Thursday, 17 November 2011

A Neat Bit Of Evangelisation...

"On the Cross, Jesus said, 'My God, my God, why have you forsaken me?' Why would he say that if he knew he was God?"

That question is quite a common one, in my experience. Most people in Catholic schools know enough of the Gospels to throw something similar at you, triumphantly, as if it would completely undermine the faith as taught for two thousand years. After all, people in the past were just dumb, weren't they?

Even the devil can quote Scripture.

I think that what we have lost is the idea of Tradition. Tradition now tends to be associated with stuffiness, and harking back to the bad old days, and being against progress. However, the living Tradition of the Catholic Church is very different. It is the knowledge, passed down through the centuries, (NOT "old wives' tales") which fleshes out the accounts in the Gospels - the things which St. John records as being too numerous to write down.

Stuff that people just used to know.

Of course, with modern teaching methods, one can never "just know" anything - one has to be able to give chapter and verse - reasons for one's knowledge. Not just so-and-so said, and I trust them to tell me the truth, but actual reasons, and anyway one must always recognise that this is just one opinion among many...

I think that, since the sort of biblical exegesis we've seen with the New Jerusalem Bible and its ilk - exegesis which depends on treating the Scriptures as dead documents to be translated as "accurately" as possible - we have lost the idea of the Scriptures as the living Word of God, interpreted through the Church's Tradition. I said this once before, when I noticed that the writings of the saints about Scripture passages didn't appear to correspond to the meanings given to those same passages today... which is why I tend to prefer the Douay-Rheims version of the Bible when looking stuff up. That's the version the Church used for most of her history.

Anyway, Pat Archbold has obviously found a brilliantly inspired way to answer the question about Jesus' cry from the Cross. He managed to identify the modern-day equivalent of common knowledge and tradition and apply it. I have to admit that I didn't get the cannoli reference - not being an American male brought up on the Godfather films - but I'm sure there are other frames of reference which could be substituted...

6 comments:

Ben Trovato said...

Mac, great approach, but I don't know the Godfather either. It might be interesting to think of parallels, that would work in our varying contexts. Scott Hahn uses 'Come on Virginia, don't let it wait' (a quotation from a Billy Joel song) to make a similar point.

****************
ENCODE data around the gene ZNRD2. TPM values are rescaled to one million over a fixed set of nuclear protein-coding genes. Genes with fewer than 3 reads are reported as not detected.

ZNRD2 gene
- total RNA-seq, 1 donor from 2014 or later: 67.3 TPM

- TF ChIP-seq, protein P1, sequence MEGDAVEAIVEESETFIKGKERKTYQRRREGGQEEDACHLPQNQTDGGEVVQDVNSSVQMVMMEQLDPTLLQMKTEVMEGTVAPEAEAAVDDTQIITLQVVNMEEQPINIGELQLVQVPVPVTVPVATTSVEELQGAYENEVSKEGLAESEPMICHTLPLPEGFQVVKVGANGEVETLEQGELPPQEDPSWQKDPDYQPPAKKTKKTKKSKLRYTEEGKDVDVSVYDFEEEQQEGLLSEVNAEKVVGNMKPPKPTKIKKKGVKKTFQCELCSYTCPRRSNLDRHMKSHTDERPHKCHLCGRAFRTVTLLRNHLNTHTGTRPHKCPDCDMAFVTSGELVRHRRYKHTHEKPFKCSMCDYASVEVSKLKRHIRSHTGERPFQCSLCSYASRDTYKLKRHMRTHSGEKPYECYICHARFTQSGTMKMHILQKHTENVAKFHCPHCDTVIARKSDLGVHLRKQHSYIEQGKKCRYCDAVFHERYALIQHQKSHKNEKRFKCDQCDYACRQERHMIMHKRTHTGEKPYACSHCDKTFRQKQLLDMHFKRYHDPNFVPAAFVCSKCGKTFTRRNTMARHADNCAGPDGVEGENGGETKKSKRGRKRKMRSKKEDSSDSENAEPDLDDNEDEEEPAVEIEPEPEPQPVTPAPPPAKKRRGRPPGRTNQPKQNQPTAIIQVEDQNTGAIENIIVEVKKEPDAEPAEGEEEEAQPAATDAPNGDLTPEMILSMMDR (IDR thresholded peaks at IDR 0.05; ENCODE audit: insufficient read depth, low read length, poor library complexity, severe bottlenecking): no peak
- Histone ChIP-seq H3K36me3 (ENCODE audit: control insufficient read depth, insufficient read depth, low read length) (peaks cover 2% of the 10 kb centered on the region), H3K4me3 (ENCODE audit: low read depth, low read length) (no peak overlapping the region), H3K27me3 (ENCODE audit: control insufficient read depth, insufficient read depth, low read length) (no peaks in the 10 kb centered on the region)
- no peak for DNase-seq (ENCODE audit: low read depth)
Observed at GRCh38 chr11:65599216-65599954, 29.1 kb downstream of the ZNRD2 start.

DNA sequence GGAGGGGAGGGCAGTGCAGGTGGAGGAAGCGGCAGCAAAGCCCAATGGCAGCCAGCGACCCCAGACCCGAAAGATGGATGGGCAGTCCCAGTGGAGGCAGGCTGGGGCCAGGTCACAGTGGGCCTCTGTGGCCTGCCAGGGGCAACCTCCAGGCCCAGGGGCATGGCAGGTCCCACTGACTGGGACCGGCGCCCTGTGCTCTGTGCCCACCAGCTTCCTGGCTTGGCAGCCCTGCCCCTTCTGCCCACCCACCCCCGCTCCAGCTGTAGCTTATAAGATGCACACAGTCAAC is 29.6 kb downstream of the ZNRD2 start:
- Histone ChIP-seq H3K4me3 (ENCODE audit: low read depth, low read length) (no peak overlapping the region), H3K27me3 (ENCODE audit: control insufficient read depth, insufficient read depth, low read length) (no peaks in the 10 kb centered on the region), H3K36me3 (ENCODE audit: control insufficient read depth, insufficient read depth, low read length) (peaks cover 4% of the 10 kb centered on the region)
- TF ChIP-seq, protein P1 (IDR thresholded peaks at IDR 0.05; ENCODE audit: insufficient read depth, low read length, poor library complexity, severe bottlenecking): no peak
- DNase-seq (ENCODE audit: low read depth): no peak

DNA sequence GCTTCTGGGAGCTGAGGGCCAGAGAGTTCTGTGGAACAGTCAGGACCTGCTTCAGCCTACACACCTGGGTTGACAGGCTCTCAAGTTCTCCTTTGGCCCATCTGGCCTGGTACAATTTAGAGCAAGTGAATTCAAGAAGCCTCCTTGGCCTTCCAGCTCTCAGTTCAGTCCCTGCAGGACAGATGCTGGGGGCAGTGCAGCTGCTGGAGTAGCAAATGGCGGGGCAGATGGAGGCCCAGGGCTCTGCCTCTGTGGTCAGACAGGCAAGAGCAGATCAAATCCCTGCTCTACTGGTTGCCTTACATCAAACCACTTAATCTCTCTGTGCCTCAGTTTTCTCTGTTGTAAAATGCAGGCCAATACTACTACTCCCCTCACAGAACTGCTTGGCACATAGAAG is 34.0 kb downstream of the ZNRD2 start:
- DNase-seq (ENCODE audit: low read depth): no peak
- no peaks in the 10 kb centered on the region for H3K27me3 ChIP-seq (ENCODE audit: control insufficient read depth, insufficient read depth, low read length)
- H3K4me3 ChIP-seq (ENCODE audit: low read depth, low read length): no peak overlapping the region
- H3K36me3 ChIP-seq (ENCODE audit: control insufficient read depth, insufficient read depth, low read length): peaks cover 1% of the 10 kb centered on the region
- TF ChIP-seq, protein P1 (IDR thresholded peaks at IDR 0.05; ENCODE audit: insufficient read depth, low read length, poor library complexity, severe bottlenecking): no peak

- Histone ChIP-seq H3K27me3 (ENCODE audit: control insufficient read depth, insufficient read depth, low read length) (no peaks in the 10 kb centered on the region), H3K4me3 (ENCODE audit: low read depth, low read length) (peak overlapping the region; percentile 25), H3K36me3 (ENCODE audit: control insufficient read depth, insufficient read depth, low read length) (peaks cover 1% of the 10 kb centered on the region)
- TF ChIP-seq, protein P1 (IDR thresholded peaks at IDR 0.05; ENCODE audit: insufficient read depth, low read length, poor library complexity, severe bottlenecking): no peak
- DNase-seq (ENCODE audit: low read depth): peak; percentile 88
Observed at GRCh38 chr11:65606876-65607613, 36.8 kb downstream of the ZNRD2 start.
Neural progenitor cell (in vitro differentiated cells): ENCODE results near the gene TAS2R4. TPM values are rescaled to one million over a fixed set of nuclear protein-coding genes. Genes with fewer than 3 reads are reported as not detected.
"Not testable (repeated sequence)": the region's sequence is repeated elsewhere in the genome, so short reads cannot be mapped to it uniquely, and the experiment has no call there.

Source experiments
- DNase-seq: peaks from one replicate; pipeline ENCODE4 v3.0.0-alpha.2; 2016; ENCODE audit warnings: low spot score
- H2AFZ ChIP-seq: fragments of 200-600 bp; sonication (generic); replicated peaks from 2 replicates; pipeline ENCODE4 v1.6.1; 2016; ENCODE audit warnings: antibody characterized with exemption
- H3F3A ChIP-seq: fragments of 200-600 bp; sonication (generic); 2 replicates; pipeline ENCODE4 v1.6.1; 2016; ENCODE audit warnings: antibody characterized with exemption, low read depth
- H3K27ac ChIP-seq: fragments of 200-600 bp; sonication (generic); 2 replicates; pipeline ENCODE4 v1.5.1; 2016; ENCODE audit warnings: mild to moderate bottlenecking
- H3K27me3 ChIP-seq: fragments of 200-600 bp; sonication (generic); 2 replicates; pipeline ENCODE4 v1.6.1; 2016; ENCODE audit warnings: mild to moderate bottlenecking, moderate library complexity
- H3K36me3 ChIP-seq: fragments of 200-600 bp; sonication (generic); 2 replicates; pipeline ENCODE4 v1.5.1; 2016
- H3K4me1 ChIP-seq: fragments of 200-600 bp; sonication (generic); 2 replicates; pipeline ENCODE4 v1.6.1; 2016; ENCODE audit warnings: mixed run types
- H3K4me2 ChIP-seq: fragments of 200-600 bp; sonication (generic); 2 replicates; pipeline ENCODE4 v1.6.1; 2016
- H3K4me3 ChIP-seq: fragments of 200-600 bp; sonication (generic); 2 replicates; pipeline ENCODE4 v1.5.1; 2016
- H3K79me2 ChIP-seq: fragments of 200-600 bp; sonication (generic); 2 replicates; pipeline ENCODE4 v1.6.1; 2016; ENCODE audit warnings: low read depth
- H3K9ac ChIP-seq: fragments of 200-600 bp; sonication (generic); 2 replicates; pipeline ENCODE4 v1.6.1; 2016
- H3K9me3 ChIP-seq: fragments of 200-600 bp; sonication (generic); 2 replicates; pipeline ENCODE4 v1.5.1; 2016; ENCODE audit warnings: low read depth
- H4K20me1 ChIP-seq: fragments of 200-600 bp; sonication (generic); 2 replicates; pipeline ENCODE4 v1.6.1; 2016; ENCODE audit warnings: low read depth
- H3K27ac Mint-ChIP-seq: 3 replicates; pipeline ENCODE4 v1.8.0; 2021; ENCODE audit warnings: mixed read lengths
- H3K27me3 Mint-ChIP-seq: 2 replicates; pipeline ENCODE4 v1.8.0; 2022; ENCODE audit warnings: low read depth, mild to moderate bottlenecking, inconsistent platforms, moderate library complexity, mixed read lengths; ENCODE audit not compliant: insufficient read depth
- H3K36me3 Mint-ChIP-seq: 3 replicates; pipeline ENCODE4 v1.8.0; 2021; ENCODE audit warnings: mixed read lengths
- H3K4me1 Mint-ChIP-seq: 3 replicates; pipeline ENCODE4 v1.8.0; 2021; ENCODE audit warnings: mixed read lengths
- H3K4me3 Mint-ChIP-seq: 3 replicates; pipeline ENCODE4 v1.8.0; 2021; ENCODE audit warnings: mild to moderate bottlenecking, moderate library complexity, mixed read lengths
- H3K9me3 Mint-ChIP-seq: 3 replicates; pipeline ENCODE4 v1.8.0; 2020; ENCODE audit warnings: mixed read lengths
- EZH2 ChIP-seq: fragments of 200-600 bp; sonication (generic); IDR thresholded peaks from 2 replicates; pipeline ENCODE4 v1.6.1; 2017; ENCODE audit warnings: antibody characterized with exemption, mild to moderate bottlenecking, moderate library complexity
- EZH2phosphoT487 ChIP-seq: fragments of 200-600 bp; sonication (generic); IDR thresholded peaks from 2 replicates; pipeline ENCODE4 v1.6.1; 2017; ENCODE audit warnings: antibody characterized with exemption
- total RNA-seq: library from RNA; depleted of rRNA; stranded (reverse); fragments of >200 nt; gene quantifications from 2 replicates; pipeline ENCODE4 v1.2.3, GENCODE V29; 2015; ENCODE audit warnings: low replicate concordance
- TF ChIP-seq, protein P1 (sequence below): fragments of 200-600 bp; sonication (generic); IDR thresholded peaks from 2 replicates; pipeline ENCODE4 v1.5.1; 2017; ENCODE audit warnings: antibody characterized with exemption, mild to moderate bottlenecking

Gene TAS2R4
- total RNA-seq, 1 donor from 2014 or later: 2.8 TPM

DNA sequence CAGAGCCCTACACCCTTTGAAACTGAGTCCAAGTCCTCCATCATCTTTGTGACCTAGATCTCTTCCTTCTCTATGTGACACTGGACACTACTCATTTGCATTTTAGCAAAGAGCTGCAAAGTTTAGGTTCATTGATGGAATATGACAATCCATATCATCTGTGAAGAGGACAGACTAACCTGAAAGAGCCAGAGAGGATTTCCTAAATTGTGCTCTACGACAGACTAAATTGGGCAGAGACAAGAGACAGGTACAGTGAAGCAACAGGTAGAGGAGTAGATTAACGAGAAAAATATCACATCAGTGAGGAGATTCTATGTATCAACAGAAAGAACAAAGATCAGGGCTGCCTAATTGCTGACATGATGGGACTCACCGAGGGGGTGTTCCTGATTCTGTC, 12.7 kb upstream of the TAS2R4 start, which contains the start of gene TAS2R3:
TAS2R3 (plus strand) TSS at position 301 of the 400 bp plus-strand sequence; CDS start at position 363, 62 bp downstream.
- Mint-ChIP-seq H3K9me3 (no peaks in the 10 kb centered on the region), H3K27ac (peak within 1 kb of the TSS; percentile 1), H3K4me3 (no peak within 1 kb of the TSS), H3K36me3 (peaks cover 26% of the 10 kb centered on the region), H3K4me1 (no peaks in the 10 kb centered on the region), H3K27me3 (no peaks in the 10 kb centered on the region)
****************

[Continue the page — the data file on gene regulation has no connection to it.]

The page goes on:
Liam O'Hara said...

At a Lenten recollection at the London Oratory one of the fathers explained the apparent conundrum of Jesus' qutotation of Psalm 21 (22), 'My God, my God, why have you forsaken me?'

The father of the Oratory said that Jesus was reminding the Jews mocking him at the foot of the cross of the prophesies of this death.

For, as any observant Jew would know, Psalm 21 (22) continues:


'They have dug my hands and feet. [18] They have numbered all my bones. And they have looked and stared upon me. [19] They parted my garments amongst them; and upon my vesture they cast lots.'

Patricius said...

Sorry, I don't know The Godfather, either. The examples that occur to me from popular culture are from adverts past and present such as "All because the lady loves Milk Tray" (You are probably too young for that one) or, more recently, "Should've gone to Specsavers!"
A single phrase can evoke a whole network of ideas. (I think we are getting something of that in the new translation of the Mass.) Earlier this week Pope Benedict encouraged the praying of the psalms as found in the Divine Office. They are, in my opinion, fundamental to understanding Our Lord as we meet him in the Gospels. In fact there is much in the Old Testament that acts like a mirror upon the Gospels. St Jerome famously said "ignorance of the scriptures is ignorance of Christ". He said that, if I am not mistaken, in his commentary upon Isaiah! This morning at mass I found myself bowled over by the first reading from the Second Book of Maccabees dealing with the cleansing and rededication of the temple by the valiant Judas and his brothers being followed by the Gospel account of Christ's cleansing of the temple. The New Judas Maccabeus!

Mac McLernon said...

Yes, Liam, that is exactly what Pat Archbold pointed out, if you'd checked out the link I gave...

Patricia McLaughlin Durel said...

I;m sorry, but I really need to unsubscribe from your emails (Way too many emails coming in) and I can't for the life of me find how to do it. Blessings.
eire2neamh@verizon.net

Mac McLernon said...

Patricia, I don't actually send out emails.

If, as I suspect, you opted to receive email notifications from the doobrey whatsit in the sidebar, all I can suggest is that you check the bottom of the email carefully for an unsubscribe option - as I have no direct control over who receives email notifications...

Sorry!

I hope you get it sorted, as there's nothing more irritating than unsolicited emails of blog posts and comments. Google Reader is a much more civilised way to keep track of things!

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